Discuss Negroes Yearly, June 2, 1909




Last Session Ends After Long Debate Upon Resolutions -- Executive Committee of Forty Appointed -- Criticism of President Taft for His Attitude on Race Issues in the South.

When the Conference on the Status of the American Negro adjourned last night, it had effected plans and named an executive committee to create a permanent organization having meetings regularly each year. The resolutions demanded equal civil and educational rights for the negro, protection against violence and assault, and the full enjoyment of his political liberties. More than that, they took President Taft to task for his position on the enforcement of the Fifteenth Amendment.

The resolutions and the recommendations of the committee on permanent organization did not pass until after a long and vigorous debate, in which some of the members of the conference engaged in such aggressive parliamentary practice that the chairman, Charles Edward Russell, was barely able to make any progress at all. As it was, he had to take recourse at times to arbitrary methods in order to expedite business.

If the meeting had been without its resourceful chairman, it is by no means unlikely that the members would be talking yet. Nevertheless not only did the conference finish its work, but it adjourned harmoniously, with the representatives of the several wings of the Afro-American movement working together.

One of the resolutions which aroused discussion was that applying to the protection of the negro from violence. The resolution, as offered by the committee, included "murdered with impunity." Several of the negro speakers wanted it to read, "that lynching be made a Federal crime." W. M. Trotter of Boston, and the Rev. J. Milton Waldron of Washington were leaders in the debate upon almost every one of the resolutions.


In the course of the debates, T. Thomas Fortune declared that the only discrimination against black labor in the South or North was at the hands of labor unions.

Prof. W. E. B. Du Bois, W. M. Cragin, Mrs. Ida Wells Barnett, John E. Millholland, William English Walling, Henry Moscowitz, Max Barber, Joseph C. Manning, and William A. Sinclair were others who entered the argument.

The resolutions which the conference adopted were as follows:

We denounce the ever growing oppression of our 10,000,000 colored fellow citizens as the greatest menace that threatens the country. Often plundered of their just share of the public funds, robbed of nearly all part in the government, some murdered with impunity and all treated with open contempt by officials, they are held in some States in practical slavery to the white community. The systematic persecution of law-abiding citizens and their disfranchisement on account of their race alone is a crime that will ultimately drag down to an infamous end any nation that allows it to be practiced, and it bears most heavily on those poor white farmers and laborers whose economic position is most similar to that of the persecuted race.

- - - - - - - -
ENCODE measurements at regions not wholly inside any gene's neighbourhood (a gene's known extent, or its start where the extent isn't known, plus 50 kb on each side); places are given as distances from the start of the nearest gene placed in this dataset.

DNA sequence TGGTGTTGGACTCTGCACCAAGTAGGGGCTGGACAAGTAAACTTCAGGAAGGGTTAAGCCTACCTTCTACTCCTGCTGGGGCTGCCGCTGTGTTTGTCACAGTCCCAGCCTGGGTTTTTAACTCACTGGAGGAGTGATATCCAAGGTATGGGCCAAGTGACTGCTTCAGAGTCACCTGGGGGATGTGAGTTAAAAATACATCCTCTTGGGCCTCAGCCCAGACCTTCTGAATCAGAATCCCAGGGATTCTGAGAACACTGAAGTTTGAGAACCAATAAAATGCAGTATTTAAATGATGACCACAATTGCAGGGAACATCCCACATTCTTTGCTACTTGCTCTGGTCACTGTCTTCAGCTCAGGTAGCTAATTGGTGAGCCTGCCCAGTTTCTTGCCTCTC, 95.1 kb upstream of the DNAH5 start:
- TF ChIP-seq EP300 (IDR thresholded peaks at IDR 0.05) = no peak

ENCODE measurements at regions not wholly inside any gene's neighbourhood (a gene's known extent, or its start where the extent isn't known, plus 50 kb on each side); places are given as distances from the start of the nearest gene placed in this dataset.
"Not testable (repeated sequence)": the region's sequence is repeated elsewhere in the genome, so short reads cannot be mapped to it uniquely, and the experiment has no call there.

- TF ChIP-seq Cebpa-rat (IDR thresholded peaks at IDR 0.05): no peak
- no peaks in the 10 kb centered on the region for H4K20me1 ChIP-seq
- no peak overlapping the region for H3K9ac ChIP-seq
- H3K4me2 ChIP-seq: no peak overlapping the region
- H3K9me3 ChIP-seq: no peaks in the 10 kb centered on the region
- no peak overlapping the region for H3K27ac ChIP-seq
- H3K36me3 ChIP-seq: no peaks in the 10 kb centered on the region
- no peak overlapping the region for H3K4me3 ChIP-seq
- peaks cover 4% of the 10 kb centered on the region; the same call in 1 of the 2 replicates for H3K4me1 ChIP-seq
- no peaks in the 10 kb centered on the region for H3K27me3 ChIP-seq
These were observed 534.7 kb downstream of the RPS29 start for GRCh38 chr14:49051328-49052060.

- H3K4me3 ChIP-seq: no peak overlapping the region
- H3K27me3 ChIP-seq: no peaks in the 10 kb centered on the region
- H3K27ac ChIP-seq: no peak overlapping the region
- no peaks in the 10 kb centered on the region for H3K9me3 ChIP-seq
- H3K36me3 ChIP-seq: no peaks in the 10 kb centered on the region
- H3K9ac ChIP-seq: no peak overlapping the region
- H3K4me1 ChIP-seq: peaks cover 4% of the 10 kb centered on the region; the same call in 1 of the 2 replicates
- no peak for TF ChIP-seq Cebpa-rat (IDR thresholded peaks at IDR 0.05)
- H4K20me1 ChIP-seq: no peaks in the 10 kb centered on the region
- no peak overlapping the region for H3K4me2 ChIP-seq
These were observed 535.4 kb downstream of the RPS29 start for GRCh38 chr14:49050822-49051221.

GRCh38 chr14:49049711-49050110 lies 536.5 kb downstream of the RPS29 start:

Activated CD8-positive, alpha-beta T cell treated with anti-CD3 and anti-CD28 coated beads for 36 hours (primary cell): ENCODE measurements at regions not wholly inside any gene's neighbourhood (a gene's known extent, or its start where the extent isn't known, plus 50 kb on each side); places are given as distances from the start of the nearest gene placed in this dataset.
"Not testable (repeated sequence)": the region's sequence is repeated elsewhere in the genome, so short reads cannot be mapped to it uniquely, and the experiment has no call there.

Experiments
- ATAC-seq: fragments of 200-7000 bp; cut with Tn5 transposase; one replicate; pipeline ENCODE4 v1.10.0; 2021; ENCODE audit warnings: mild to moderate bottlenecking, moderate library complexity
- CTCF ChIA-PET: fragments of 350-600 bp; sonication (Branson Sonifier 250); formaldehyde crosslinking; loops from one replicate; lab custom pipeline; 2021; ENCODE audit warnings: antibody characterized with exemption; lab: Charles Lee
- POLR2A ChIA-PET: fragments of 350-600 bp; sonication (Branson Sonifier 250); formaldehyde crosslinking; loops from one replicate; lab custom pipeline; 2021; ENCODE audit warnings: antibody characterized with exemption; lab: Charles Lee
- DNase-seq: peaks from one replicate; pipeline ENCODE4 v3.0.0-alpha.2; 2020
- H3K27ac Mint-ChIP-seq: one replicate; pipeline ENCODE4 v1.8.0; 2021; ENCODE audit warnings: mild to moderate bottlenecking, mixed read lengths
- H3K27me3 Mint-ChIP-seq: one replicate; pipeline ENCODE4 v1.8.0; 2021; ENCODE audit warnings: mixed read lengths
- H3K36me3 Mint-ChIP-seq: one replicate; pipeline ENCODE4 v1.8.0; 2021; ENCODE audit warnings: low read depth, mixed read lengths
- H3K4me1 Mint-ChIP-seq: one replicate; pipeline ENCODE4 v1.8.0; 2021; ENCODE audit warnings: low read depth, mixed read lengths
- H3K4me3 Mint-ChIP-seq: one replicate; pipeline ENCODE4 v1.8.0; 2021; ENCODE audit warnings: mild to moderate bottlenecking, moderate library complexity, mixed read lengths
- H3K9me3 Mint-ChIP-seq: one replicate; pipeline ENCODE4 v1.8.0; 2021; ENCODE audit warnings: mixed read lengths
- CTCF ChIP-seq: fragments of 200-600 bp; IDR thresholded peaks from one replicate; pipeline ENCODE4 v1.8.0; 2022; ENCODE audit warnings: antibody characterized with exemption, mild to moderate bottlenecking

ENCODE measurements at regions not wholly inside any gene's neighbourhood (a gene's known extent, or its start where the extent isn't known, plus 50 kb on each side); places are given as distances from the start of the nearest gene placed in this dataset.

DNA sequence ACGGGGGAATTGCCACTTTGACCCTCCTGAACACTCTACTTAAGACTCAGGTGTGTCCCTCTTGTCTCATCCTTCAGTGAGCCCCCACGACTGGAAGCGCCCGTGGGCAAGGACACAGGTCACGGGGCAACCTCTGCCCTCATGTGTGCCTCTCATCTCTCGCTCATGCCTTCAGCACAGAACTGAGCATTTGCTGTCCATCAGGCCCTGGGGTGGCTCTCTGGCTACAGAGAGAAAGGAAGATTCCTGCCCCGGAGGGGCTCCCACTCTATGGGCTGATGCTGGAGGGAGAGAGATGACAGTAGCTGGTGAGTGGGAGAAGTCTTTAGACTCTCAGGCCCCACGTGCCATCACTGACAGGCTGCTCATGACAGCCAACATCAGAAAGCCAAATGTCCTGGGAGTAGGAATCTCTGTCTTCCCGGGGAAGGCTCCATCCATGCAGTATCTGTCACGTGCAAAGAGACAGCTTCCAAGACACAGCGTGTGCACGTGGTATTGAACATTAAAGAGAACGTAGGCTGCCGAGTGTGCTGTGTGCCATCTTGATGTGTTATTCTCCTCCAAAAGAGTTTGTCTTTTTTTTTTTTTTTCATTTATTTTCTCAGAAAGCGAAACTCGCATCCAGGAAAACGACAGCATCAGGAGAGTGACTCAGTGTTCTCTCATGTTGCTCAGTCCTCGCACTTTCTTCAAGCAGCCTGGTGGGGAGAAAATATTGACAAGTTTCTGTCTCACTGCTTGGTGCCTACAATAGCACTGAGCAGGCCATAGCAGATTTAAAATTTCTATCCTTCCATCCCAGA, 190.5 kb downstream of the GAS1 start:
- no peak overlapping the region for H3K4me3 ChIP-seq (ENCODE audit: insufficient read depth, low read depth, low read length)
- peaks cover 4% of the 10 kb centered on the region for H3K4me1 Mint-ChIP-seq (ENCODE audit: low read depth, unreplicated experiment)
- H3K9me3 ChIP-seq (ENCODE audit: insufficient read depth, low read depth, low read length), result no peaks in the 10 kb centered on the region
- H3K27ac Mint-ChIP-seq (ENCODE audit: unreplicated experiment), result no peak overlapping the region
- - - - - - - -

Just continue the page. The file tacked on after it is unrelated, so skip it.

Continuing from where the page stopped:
The nearest hope lies in the immediate and patiently continued enlightenment of the people who have been inveigled into a campaign of oppression. The spoils of persecution should not go to enrich any class or classes of the population. Indeed persecution of organized workers, peonage, enslavement of prisoners, and even disfranchisement already threaten large bodies of whites in many Southern States.

We agree fully with the prevailing opinion that the transformation of the unskilled colored laborers in industry and agriculture into skilled workers is of vital importance to that race and to the nation, but we demand for the negroes, as for all others, a free and complete education, whether by city, State, or nation, a grammar school and industrial training for all, and technical, professional, and academic education for the most gifted.